New members should be given an introduction to the committee and how it works. They have no time to learn the ‘rules of the game’ and as a result cannot function with full efficiency. Often times they join to find that many things have been already pre-decided, such as the agenda and composition of sub-committees. To prevent this and to ensure that they are informed of how things work, it is recommended that outgoing members do some handholding for them and share their experiences. This is especially important for Members from developing countries.
Issues Relating to Committee functioning
The agenda should be decided by the Members. It is recommended that the inputs of UN Member States should be solicited in preparing the UNTC agenda.
Number of Meetings
One of the compromise outcomes of the 2015 Addis Ababa conference on Financing for Development was to increase the number of Committee meetings from two per year instead of just one. However this is not at all enough for the work to get done. As a result decisions on many pending issues tend to get delayed and their resolution is dragged out. Hence, the number of Committee meetings need to be increased, with the flexibility to have additional Sessions if the work so requires.
Staffing of the Secretariat
The composition of the Secretariat is very important as it worksfull-time and continuously on the Committee’s work, unlike the Members who also have official responsibilities. So far, the Secretariat staff, especially for the core work of the Committee, comprises largely former OECD officials or officials from developed countries. The reality of this means it is easier for OECD standards proposed by developed country Committee Members to find their way into the UN Committee. To balance this, the Secretariat staff should have much larger representation from developing countries. There is no dearth of talent.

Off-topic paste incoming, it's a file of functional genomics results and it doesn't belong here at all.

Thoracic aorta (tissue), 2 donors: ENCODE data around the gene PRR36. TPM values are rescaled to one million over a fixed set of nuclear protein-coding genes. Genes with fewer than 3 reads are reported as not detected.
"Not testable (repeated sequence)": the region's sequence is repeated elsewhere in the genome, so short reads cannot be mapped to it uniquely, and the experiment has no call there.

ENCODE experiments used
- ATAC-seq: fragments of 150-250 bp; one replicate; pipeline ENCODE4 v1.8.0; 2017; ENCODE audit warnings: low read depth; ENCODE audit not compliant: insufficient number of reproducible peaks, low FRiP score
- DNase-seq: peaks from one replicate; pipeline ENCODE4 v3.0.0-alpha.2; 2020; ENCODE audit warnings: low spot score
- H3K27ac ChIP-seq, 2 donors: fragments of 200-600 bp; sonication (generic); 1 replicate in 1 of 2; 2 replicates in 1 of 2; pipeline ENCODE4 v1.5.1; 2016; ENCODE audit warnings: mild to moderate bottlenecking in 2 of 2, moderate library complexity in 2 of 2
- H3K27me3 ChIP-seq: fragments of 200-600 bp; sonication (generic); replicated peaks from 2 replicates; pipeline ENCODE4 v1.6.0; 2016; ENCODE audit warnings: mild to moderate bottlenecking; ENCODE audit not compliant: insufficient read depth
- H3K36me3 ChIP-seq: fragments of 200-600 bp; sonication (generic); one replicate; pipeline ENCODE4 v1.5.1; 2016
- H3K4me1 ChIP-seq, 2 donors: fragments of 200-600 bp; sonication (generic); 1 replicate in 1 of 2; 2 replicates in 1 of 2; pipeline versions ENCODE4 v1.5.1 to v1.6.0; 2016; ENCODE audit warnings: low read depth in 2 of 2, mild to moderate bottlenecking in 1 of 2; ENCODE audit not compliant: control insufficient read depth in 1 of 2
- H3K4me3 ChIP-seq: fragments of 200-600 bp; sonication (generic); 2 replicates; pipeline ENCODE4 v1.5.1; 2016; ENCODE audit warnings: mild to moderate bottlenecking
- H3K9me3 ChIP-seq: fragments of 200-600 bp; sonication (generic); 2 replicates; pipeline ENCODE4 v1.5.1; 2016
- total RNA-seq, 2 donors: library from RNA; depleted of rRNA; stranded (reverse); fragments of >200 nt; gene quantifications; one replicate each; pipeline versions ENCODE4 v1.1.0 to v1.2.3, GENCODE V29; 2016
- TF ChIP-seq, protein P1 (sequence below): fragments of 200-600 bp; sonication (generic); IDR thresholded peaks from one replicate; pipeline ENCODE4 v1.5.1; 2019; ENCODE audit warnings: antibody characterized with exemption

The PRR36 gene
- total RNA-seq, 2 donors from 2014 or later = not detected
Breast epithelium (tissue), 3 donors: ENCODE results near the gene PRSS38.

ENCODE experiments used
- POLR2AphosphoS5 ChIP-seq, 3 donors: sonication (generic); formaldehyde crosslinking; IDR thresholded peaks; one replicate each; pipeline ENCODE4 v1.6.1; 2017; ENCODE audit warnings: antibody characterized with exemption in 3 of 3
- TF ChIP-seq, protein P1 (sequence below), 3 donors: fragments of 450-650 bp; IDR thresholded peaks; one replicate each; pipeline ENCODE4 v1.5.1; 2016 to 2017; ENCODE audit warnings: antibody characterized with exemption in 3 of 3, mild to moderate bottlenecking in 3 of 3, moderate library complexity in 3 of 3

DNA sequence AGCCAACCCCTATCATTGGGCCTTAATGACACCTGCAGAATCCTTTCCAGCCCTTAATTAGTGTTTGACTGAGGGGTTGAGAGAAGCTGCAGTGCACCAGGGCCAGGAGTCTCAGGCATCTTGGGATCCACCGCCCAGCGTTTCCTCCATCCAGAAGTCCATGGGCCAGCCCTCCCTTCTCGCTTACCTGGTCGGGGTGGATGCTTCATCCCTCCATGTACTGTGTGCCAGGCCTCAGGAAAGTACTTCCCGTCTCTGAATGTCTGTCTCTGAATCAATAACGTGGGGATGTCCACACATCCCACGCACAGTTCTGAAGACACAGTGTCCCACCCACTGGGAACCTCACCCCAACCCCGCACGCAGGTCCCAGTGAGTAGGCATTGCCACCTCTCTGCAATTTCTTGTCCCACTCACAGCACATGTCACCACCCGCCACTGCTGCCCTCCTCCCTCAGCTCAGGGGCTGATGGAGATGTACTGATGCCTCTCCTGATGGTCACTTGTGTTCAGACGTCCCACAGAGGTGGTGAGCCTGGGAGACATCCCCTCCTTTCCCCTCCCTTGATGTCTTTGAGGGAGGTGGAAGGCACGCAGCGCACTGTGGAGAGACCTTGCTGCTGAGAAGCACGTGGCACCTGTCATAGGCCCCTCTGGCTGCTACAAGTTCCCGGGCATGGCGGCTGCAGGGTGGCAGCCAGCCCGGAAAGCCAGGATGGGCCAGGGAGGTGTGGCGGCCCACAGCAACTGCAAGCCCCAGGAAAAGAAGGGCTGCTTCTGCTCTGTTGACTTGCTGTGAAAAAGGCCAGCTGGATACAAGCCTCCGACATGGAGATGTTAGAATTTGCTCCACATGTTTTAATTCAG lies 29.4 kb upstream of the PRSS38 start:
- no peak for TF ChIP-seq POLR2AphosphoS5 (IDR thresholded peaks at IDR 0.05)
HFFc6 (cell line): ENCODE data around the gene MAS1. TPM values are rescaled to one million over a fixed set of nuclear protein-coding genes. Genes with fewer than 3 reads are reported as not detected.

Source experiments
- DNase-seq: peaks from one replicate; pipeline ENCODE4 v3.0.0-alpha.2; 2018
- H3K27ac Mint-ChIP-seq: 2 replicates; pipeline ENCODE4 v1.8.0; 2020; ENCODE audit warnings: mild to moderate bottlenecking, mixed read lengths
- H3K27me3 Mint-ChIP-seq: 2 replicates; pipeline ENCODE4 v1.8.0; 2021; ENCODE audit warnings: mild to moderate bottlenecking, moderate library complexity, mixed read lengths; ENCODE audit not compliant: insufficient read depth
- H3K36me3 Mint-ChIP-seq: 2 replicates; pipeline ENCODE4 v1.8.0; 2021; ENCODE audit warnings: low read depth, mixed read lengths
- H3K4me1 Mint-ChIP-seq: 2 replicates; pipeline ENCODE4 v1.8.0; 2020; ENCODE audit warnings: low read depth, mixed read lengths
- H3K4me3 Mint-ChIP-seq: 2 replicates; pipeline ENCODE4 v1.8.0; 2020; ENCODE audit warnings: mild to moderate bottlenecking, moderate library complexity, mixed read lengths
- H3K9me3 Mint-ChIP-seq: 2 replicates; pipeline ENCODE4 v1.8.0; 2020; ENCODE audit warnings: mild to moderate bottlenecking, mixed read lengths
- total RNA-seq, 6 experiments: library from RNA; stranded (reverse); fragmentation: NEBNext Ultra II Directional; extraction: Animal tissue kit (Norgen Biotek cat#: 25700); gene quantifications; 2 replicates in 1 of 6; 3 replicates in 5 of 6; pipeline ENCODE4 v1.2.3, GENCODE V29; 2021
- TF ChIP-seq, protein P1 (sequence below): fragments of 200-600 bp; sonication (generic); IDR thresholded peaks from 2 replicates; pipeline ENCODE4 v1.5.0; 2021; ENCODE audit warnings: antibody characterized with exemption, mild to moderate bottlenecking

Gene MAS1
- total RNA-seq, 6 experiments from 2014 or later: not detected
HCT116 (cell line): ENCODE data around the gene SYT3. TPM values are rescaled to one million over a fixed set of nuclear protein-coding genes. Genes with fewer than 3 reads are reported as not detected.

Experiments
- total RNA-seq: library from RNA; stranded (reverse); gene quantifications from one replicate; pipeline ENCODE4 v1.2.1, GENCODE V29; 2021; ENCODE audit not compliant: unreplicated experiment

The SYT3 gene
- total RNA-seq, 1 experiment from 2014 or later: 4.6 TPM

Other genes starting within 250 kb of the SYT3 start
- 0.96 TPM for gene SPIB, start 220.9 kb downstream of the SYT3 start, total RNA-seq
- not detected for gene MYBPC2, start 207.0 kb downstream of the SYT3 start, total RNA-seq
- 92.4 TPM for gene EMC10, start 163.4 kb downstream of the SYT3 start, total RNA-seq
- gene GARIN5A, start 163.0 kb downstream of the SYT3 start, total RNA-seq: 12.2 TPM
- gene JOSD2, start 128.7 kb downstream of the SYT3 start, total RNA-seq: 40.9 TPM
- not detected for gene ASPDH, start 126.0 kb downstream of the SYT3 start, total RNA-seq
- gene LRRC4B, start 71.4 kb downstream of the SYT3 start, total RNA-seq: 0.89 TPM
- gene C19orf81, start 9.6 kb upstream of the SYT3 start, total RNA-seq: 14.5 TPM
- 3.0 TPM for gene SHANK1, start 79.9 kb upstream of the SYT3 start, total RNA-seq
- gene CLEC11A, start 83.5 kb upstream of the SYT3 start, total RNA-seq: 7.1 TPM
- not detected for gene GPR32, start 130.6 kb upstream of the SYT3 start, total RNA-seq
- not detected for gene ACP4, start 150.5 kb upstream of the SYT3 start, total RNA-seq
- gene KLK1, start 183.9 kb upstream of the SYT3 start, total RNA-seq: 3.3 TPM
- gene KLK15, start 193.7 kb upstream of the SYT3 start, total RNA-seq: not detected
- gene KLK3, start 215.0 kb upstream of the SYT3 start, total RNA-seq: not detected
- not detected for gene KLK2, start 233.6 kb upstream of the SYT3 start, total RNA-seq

Another measure in this regard is to lower the emphasis given to knowledge of multiple UN languages when hiring candidates. It should be enough for eligible candidates to know only one language. Many nationals of the developing world do not have the luxury of learning multiple UN languages, which those in the developed world do. The hiring policy should be therefore rational and flexible in this regard with a focus on subject knowledge to prevent over-representation of nationals of former colonial powers.
These are some concrete recommendations for improving the structure of the UNTC so it is better able to discharge its responsibilities. The reforms required are not major but nevertheless have the potential to greatly improve the Committee’s functioning, which in turn means more balanced and efficient international tax standards for a world in dire need of funds to combat COVID-19 and finance the recovery.
Abdul Muheet Chowdhary is Senior Programme Officer with the South Centre Tax Initiative (SCTI), part of the South Centre, a Geneva-based intergovernmental organization of developing countries.
This article was originally published by the South Centre.
© Inter Press Service (2021) — All Rights ReservedOriginal source: Inter Press Service